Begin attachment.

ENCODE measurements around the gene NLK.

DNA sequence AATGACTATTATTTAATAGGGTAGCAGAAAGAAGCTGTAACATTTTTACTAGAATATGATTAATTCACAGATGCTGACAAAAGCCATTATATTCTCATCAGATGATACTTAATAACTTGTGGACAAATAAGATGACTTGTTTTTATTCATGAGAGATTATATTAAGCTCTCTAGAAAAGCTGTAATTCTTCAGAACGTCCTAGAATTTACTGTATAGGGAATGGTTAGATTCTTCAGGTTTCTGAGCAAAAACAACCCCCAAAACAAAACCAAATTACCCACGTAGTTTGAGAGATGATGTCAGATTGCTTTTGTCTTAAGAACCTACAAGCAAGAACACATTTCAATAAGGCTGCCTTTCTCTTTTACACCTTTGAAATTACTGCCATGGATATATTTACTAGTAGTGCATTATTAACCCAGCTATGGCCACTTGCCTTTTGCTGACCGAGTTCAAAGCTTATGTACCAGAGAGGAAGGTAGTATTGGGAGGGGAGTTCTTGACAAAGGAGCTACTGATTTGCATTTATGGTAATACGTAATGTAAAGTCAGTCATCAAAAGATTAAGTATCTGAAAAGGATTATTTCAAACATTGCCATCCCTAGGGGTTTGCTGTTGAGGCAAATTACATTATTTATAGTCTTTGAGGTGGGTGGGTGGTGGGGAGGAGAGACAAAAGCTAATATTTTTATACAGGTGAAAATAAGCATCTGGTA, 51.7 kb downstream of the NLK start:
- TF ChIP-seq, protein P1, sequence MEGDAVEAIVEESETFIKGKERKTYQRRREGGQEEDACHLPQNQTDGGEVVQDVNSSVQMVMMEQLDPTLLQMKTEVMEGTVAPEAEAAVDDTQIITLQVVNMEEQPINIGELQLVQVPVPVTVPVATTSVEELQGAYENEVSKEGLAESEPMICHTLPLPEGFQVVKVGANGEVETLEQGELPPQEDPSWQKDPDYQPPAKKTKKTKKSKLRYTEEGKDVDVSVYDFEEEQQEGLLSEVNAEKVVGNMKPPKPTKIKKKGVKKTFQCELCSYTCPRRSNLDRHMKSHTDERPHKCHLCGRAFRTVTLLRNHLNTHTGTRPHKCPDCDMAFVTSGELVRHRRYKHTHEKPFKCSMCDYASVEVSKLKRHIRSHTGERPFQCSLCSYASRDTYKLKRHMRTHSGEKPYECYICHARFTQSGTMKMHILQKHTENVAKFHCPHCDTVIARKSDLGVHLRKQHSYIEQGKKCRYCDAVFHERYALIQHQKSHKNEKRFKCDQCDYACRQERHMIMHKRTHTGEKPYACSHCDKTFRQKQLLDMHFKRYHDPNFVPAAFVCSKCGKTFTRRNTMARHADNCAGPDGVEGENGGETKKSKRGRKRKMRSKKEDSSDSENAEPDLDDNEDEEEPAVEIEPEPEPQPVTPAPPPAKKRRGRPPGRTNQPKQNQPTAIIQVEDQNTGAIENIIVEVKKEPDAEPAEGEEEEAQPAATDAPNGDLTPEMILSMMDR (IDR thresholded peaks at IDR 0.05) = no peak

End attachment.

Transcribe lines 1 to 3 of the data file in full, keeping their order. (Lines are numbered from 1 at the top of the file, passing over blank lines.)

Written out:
ENCODE measurements around the gene NLK.

DNA sequence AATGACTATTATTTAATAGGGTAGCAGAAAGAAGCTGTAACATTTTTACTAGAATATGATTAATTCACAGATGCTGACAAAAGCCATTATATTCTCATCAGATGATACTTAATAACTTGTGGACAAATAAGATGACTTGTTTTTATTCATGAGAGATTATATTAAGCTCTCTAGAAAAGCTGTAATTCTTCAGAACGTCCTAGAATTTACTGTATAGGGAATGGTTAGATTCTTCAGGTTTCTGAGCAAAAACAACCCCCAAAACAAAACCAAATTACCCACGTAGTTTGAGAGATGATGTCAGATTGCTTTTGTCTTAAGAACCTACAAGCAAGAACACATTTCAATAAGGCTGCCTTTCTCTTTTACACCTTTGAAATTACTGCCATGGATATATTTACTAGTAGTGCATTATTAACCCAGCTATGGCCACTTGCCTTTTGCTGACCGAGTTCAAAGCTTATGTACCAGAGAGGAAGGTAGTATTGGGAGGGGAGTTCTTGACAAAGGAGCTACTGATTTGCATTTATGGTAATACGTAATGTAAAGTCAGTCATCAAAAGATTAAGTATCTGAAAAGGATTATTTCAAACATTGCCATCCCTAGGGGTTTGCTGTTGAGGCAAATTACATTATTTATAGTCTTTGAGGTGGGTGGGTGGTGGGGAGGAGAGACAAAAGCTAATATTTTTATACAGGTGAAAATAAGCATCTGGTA, 51.7 kb downstream of the NLK start:
- TF ChIP-seq, protein P1, sequence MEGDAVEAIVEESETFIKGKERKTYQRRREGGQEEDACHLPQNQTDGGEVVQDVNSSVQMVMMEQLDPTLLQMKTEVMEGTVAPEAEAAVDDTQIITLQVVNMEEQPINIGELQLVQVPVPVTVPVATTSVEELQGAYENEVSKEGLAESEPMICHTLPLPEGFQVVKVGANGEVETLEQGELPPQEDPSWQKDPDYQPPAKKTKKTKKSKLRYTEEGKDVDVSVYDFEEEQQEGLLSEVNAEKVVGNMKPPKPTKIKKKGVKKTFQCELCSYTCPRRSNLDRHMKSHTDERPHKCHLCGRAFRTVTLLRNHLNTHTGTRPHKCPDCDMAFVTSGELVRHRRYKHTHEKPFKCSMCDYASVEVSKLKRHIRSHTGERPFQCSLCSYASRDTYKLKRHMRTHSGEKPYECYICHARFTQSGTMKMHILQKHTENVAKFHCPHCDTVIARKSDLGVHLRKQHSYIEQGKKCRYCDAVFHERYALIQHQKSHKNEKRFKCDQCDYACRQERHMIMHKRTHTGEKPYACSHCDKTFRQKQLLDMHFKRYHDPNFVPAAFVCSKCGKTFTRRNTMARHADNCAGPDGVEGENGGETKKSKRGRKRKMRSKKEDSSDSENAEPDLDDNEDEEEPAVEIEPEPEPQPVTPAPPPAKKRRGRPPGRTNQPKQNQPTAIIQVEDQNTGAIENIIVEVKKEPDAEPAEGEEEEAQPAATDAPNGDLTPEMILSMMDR (IDR thresholded peaks at IDR 0.05) = no peak